The category of diversification assets spans a variety of investment instruments including hedge funds, real-estate trusts, hard and soft commodities. The inclusion of such assets can significantly boost the expected return of an investor’s portfolio without increasing the risk level. In fact, such investments can bring down one’s risk without sacrificing their potential gains.

  • The real-estate market boasts a greater resistance to inflation compared to the bond and stock markets. Real-estate investment trusts (REITs) allow individual market players to gain dividends from investments in the real-estate market without the necessity of purchasing any real-estate properties.

    Such trusts are known to offer high liquidity, which causes them to yield high and stable income. Similarly to bonds, these trusts demonstrate greater sensitivity to the changes in interest rates. Like stocks, REITs can carry higher risk but investors are compensated for this by their potential to bring in bigger returns over the long run.

  • Hedge funds are partnerships between multiple investors who pool their capital together to invest in different categories of financial products. The funds are run by professional fund managers who implement different trading strategies on behalf of the other investors.

    The primary goal is to maximize the investors’ gains and reduce or altogether eliminate risk through various hedging strategies. One needs to cover specific requirements in terms of net worth (of at least $1 million) to be allowed to join a hedge fund.

    Another common feature of these funds is that they often utilize borrowed capital in the form of leverage to increase their returns. The fund managers commonly go short to capitalize on price drops. The annual gains hedge funds yield can differ wildly depending on the market competence of the managers and the type of hedge fund.

  • Hard and soft commodities are another way to add versatility to your trading portfolio. Hard commodities comprise resources from nature that are extracted or mined including the likes of silver, gold, platinum, oil, natural gas, and rubber.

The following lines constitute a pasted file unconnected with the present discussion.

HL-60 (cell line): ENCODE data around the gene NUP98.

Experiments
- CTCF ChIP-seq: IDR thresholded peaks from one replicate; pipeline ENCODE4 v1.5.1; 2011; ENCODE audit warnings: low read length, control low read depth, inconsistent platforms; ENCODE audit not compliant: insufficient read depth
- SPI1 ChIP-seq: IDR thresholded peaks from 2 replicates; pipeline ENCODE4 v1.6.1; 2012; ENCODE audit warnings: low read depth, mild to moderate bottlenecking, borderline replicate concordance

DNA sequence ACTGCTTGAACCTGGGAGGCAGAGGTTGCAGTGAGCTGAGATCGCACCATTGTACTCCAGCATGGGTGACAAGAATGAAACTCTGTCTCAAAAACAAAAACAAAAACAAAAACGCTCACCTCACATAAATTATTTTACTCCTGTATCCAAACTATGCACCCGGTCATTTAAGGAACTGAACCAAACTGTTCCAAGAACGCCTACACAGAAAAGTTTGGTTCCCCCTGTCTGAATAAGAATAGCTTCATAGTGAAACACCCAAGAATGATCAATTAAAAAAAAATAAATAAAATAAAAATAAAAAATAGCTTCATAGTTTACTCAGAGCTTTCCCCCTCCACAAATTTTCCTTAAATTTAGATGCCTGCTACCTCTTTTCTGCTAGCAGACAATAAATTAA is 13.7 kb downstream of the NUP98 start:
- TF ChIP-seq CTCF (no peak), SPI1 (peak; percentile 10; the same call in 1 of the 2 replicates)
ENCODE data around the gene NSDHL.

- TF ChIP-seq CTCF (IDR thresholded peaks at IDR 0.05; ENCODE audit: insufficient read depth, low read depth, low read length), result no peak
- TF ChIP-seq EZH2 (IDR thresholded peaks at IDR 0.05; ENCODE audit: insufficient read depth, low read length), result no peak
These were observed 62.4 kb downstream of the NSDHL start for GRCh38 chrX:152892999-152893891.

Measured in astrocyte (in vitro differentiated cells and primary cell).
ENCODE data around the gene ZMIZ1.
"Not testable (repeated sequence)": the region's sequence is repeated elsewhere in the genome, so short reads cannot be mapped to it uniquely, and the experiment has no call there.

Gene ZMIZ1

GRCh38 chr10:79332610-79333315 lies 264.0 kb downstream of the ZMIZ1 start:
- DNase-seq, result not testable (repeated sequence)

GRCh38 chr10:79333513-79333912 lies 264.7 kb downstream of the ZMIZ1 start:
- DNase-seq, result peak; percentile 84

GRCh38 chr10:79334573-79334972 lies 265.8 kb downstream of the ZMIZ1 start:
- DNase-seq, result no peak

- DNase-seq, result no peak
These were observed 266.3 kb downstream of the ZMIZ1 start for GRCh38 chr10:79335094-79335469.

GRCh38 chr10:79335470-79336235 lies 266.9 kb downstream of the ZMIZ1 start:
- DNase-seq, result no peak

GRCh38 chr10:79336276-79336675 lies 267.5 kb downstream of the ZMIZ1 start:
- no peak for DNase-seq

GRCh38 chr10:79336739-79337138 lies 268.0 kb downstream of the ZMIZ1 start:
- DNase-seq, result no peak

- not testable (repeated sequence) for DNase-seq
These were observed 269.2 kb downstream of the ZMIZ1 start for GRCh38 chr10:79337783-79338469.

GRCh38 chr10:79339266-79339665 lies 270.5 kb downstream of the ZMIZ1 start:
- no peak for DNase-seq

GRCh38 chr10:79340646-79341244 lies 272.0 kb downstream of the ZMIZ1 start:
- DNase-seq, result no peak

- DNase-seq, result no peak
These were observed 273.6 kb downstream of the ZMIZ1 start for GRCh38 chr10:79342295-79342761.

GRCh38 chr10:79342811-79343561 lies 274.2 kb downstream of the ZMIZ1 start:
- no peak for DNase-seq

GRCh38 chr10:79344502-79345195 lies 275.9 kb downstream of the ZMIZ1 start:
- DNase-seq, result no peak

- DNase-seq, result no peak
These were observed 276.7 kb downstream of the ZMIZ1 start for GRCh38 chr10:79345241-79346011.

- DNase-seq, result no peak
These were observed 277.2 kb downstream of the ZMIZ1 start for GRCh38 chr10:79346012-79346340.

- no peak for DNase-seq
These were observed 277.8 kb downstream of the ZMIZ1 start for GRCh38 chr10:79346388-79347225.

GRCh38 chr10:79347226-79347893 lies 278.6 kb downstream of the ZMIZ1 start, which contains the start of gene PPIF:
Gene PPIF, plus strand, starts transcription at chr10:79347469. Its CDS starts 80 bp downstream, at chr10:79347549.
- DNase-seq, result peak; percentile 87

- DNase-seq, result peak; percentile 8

The category of soft commodities contains livestock and agricultural produce like sugar, soy, orange juice, coffee, cocoa, pork, and corn, among others. The commodity market can be very volatile because prices move proportionately to inflation rates.

Pie Chart Representation of Investment Portfolios

Each investor builds a portfolio that suits their needs and risk profile. The monetary value of each asset influences the risk-reward ratio of the portfolio and is referred to as asset allocation of the portfolio. It aims to maximize profits while minimizing risk exposure. Many experts suggest the best way to imagine what a portfolio looks like is to think of it as a pie chart, like the one below.

Each section of the chart corresponds to a different asset. According to the choice of asset allocation, an investor can build several types of portfolios that generally follow two basic directions – conservative and aggressive.

Conservative Investment Portfolios

The conservative concept operates in a much shorter time-horizon and puts safety as its main priority. It is mostly appropriate for risk-averse investors who rely on sure and regular short-term cash flows. Such portfolios mainly consist of cash, cash equivalents, and quality fixed-income instruments.

Their main goal is to maintain the real value of the portfolio by protecting it from inflation. The purpose here is to safeguard the principal value of one’s investment portfolio, which is why this model is commonly called a capital preservation portfolio. One example of investment allocation is 70% – 75% fixed-income securities, 15% – 20% equities, and 5% – 15% in cash and its equivalents.

Building a moderately conservative portfolio is the right fit for traders who seek to shield most of the overall value of their investments but can still tolerate some level of risk to protect themselves from inflation.

Current income investing is a suitable strategy in this case. With this approach, the investor selects securities that offer higher payments in terms of coupons or dividends. One such portfolio can consist of 55% – 60% investments in fixed-income securities, 35% – 40% equity investments, and 5% – 10% in cash and cash equivalents.